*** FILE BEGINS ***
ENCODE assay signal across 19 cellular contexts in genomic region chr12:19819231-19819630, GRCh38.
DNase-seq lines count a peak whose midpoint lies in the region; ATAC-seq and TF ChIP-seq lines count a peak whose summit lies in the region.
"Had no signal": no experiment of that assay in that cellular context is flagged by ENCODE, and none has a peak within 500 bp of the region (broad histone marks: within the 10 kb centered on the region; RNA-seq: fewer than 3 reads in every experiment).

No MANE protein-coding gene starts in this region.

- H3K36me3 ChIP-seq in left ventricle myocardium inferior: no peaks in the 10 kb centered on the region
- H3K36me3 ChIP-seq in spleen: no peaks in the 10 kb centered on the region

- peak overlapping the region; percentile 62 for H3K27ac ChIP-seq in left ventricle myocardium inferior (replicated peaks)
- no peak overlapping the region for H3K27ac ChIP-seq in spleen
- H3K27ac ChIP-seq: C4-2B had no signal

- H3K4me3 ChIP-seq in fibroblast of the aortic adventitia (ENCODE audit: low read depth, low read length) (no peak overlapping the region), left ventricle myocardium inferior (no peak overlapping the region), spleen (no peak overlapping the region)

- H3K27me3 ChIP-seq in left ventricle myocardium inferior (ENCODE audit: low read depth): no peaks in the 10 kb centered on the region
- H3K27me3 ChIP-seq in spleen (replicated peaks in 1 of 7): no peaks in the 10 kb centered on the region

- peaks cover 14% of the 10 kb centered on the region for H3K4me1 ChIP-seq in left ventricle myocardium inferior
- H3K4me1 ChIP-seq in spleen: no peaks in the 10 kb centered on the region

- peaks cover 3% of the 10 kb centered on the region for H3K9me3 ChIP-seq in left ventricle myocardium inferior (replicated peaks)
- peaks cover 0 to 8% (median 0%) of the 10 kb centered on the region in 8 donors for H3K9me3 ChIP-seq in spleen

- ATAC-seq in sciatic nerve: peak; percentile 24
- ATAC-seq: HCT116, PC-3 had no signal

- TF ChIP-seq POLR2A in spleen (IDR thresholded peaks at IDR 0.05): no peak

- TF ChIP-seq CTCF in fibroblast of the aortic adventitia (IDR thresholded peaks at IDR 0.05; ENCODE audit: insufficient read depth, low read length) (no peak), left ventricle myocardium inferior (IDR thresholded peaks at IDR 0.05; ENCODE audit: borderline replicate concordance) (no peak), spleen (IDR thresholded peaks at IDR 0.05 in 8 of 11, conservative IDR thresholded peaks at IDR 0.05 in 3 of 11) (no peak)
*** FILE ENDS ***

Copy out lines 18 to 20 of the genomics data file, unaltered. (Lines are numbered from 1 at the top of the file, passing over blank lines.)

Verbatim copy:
- ATAC-seq: HCT116, PC-3 had no signal

- TF ChIP-seq POLR2A in spleen (IDR thresholded peaks at IDR 0.05): no peak

- TF ChIP-seq CTCF in fibroblast of the aortic adventitia (IDR thresholded peaks at IDR 0.05; ENCODE audit: insufficient read depth, low read length) (no peak), left ventricle myocardium inferior (IDR thresholded peaks at IDR 0.05; ENCODE audit: borderline replicate concordance) (no peak), spleen (IDR thresholded peaks at IDR 0.05 in 8 of 11, conservative IDR thresholded peaks at IDR 0.05 in 3 of 11) (no peak)